BEIJING: China has said that Nawaz Sharif's disqualification from Pakistan's premiership will not affect its USD 50 billion China-Pakistan Economic Corridor project, amid reports that some of Beijing's big ticket investments in the country may come under a widening corruption probe.
"We believe that the China-Pakistan strategic cooperative partnership will not be affected by the change of the situation inside Pakistan," China's Foreign Ministry spokesman Lu Kang was quoted by Pakistan's state-run APP news agency as saying.
Terming the Supreme Court judgement against Sharif over the Panama Papers scandal as Pakistan's "internal affairs", he said, "the all-weather friendship between China and Pakistan has withstood the test of time".
He urged political parties in Pakistan to unite for its national interest.
"As a friendly neighbour, China hopes that all parties and sections in Pakistan can prioritise state and national interests, properly deal with their domestic affairs, maintain unity and stability, and keep focusing on the economic and social development," Lu said.
Meanwhile, a report in Hong Kong-based South China Morning Post said that China has been assured by Pakistan's powerful military and politicians that its investments in the CPEC would not be disrupted by Sharif's fall, "even though some of its investments could come under the widening corruption probe".
Despite the assurances it has received, the Supreme Court's ruling has put China in a "peculiar position", Arif Rafiq, a non-resident fellow at the Middle East Institute, a US think tank, told the Post.
Sharif stepped down after the Supreme Court disqualified him for failing to declare "receivable" salary from a UAE-based company of his son in his 2013 nomination paper. The court termed the salary which was not paid to Sharif as an "asset".
"The Chinese are treading into new waters: this is the first civilian government in Islamabad Beijing has fully invested in. (But) while the Communist Party of China is deeply leveraged in the civilian government, military to military ties also continue to strengthen," Rafiq said.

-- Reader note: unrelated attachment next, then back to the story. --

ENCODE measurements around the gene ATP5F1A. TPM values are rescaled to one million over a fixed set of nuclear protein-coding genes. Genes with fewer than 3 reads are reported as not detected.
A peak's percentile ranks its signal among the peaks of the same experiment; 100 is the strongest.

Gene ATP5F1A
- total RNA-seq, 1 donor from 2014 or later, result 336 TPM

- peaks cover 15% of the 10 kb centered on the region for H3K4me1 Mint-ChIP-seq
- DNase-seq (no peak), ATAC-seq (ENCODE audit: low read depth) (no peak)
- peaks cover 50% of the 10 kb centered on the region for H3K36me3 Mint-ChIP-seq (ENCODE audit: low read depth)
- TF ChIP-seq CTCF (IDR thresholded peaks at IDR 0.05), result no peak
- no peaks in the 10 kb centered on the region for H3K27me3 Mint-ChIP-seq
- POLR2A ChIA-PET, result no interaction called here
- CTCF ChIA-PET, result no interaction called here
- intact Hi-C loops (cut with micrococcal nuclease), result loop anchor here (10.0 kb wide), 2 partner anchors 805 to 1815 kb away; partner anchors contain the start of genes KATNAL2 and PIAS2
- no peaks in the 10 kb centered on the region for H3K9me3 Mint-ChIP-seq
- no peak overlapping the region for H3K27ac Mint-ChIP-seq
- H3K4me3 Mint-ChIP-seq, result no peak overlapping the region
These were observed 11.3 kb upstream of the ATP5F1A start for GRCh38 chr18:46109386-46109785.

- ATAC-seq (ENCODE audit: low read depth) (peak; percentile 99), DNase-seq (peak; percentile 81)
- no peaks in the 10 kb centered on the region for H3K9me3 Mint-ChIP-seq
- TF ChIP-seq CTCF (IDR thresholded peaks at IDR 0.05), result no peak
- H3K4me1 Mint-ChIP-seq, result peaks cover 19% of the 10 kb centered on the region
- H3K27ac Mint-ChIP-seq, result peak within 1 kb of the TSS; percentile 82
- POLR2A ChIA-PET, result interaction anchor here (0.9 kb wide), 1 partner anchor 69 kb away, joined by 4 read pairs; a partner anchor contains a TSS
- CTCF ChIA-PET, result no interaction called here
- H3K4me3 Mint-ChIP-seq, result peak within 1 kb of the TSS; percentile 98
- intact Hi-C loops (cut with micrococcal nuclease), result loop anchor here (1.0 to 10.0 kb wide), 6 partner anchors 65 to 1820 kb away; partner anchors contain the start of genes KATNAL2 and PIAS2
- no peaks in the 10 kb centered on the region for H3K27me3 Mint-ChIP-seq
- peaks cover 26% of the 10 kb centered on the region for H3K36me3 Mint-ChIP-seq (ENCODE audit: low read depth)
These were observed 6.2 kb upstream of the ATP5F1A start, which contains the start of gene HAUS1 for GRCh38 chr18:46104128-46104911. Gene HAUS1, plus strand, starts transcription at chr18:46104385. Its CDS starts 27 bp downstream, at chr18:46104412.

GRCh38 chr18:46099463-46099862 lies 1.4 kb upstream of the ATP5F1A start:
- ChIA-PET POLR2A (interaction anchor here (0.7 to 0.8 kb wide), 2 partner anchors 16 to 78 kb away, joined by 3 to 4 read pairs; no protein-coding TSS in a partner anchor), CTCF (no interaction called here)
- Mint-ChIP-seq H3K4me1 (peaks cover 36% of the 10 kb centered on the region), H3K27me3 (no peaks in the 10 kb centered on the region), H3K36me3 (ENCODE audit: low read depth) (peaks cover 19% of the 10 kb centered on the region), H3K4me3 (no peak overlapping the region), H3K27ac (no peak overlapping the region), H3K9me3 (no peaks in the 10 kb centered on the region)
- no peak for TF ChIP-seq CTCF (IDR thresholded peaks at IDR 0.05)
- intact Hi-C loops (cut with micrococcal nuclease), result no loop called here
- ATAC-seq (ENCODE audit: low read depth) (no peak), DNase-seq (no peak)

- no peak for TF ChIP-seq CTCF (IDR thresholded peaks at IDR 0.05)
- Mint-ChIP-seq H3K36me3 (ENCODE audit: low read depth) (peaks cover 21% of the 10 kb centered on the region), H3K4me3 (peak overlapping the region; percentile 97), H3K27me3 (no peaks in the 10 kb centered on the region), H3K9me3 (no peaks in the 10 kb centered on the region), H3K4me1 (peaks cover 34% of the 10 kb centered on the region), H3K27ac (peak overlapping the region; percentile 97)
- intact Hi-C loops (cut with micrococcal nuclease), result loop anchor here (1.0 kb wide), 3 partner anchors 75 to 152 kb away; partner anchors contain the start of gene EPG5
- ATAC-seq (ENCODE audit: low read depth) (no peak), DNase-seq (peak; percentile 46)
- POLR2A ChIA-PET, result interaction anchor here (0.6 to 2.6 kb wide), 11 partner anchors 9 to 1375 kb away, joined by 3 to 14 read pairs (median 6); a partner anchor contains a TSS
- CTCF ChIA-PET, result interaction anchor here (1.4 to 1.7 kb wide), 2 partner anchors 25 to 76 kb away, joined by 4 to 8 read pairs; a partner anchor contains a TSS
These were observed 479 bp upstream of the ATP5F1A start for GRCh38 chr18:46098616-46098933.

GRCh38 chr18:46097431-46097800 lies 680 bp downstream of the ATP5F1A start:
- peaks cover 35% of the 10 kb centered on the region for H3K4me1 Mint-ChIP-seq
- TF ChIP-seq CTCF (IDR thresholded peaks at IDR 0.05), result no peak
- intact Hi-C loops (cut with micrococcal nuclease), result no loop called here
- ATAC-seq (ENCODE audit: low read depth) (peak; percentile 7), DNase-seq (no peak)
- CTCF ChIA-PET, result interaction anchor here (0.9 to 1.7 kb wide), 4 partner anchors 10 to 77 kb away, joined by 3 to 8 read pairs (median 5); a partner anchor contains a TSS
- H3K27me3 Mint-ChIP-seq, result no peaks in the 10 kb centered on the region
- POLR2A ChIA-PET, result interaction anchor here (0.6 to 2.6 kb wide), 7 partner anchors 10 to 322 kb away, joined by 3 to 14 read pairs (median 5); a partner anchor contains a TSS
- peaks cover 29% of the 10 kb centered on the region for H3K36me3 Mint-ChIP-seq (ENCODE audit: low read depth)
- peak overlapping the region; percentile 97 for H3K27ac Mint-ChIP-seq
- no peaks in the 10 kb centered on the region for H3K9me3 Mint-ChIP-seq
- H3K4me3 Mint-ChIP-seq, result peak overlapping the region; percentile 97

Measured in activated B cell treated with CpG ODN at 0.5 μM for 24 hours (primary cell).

"Nonetheless, some CPEC projects are bound to be investigated because of existing allegations of corruption linked to the Sharifs," he said.
"Some projects, such as the Port Qasim Coal Power Project, could come under greater scrutiny given the involvement of power brokers allegedly connected to Sharif family financial improprieties," Rafiq said.
CPEC passes through Pakistan-occupied Kashmir (PoK).
India has strongly protested CPEC. Its protests have taken a concrete shape after Sharif came to power in 2013, the year Chinese President Xi Jinping also took over office, promising the implementation of his grand multi-billion Belt and Road Initiative (BRI) which included the CPEC.
The CPEC, which involves huge investments by China to gain access to the strategic Gwadar port in Balochistan through rail and road connectivity, has taken shape under the Sharif-Xi leadership with firm backing from the Pakistan military.
The CPEC is headed by the Sharif's close aide, Ahsan Iqbal, who was the Minister for Planning and Development in the Sharif government. Reports from Pakistan say Iqbal too may face investigations.